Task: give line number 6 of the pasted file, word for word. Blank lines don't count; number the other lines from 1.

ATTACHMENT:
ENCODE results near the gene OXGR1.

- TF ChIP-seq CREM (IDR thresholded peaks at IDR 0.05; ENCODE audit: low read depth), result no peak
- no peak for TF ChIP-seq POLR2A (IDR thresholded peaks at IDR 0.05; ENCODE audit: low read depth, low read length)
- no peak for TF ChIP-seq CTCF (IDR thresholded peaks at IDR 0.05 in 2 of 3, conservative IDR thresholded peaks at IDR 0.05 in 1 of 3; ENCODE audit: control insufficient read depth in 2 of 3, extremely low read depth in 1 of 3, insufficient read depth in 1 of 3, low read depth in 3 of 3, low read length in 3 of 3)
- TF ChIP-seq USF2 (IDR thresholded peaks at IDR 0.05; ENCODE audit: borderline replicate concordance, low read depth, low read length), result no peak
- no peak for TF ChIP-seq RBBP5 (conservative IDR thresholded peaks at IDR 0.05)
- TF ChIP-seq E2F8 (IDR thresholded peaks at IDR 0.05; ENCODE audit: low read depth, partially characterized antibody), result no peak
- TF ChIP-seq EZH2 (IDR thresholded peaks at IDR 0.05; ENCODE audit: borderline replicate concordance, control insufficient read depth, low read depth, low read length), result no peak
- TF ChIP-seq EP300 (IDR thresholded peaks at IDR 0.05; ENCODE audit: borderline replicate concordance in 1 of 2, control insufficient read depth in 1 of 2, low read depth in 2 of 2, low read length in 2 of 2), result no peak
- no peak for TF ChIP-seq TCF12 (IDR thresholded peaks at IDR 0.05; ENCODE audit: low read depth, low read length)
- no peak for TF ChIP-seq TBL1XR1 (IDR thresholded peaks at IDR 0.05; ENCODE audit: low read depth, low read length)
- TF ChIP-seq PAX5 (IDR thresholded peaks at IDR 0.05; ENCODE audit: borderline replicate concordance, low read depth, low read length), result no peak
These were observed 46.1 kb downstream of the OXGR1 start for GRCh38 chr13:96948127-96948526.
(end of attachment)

- no peak for TF ChIP-seq RBBP5 (conservative IDR thresholded peaks at IDR 0.05)